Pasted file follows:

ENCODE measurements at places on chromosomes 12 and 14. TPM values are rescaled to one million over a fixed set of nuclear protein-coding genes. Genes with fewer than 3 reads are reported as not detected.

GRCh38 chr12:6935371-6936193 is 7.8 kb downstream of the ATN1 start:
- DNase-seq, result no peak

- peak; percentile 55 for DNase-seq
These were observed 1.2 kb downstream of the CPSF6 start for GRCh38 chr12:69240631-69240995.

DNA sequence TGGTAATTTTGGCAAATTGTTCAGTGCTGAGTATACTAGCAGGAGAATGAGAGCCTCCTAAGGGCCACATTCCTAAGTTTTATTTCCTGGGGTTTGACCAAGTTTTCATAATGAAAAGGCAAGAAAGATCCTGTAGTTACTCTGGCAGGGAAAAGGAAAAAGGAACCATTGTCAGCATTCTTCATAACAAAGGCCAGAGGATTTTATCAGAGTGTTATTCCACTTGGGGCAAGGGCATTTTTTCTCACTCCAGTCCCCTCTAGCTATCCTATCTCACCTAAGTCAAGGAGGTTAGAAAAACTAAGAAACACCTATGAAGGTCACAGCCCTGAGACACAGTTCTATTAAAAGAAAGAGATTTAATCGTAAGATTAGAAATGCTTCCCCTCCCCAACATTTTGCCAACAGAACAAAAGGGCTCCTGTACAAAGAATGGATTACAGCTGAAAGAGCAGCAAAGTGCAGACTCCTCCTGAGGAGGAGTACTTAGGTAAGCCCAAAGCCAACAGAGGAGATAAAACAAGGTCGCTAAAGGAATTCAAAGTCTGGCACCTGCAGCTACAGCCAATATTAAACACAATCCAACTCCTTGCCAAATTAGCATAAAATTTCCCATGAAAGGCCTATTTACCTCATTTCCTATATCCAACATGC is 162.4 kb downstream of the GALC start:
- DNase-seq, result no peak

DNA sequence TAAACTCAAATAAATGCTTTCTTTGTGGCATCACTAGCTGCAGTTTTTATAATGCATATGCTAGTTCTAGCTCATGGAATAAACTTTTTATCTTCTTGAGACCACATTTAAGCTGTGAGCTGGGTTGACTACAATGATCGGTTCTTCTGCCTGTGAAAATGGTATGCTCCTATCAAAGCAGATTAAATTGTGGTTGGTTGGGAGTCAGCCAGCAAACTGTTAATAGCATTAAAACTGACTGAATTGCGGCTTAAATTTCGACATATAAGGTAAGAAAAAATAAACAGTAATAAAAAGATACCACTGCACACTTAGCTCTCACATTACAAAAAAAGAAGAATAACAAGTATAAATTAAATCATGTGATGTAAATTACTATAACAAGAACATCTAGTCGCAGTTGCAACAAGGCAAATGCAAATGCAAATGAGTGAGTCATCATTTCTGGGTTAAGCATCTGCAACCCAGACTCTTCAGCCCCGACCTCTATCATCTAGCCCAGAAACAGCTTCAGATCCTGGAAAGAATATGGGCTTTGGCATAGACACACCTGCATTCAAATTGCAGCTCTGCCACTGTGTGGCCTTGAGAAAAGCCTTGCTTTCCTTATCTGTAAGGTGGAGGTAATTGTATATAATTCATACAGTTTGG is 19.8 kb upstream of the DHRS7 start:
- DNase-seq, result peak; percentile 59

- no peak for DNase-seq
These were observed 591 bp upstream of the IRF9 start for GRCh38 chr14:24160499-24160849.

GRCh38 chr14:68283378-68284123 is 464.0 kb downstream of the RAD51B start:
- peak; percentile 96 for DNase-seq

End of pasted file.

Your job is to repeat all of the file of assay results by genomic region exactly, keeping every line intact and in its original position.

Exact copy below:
ENCODE measurements at places on chromosomes 12 and 14. TPM values are rescaled to one million over a fixed set of nuclear protein-coding genes. Genes with fewer than 3 reads are reported as not detected.

GRCh38 chr12:6935371-6936193 is 7.8 kb downstream of the ATN1 start:
- DNase-seq, result no peak

- peak; percentile 55 for DNase-seq
These were observed 1.2 kb downstream of the CPSF6 start for GRCh38 chr12:69240631-69240995.

DNA sequence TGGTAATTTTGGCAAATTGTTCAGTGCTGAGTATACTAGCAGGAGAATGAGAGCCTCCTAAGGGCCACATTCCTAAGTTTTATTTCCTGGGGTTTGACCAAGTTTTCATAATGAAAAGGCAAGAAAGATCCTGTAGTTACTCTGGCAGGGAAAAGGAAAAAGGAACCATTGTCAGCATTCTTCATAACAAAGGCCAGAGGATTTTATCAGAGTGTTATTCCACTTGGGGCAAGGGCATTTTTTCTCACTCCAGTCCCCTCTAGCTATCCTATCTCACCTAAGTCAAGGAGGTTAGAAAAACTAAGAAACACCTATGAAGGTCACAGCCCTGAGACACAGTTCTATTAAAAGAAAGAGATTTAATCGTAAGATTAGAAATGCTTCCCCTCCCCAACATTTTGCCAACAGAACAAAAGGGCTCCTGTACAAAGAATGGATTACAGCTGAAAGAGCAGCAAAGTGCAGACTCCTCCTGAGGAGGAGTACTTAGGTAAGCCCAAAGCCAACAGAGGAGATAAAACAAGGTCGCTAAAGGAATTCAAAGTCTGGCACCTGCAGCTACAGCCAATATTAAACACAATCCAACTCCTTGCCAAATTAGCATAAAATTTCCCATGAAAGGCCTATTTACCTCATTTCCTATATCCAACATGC is 162.4 kb downstream of the GALC start:
- DNase-seq, result no peak

DNA sequence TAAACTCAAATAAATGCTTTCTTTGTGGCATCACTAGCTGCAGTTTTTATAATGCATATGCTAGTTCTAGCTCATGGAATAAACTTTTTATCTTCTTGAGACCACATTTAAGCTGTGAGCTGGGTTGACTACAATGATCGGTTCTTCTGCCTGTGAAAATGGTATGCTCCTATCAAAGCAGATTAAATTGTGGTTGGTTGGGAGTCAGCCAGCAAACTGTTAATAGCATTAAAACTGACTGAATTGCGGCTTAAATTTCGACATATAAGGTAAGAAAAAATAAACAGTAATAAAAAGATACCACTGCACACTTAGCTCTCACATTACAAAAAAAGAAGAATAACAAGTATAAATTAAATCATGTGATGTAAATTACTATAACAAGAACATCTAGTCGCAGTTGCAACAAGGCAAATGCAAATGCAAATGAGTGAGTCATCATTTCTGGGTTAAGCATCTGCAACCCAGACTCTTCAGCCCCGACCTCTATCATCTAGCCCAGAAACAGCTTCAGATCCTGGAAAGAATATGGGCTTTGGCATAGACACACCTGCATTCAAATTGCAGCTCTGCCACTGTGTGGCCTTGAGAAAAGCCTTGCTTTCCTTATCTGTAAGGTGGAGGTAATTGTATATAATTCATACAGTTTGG is 19.8 kb upstream of the DHRS7 start:
- DNase-seq, result peak; percentile 59

- no peak for DNase-seq
These were observed 591 bp upstream of the IRF9 start for GRCh38 chr14:24160499-24160849.

GRCh38 chr14:68283378-68284123 is 464.0 kb downstream of the RAD51B start:
- peak; percentile 96 for DNase-seq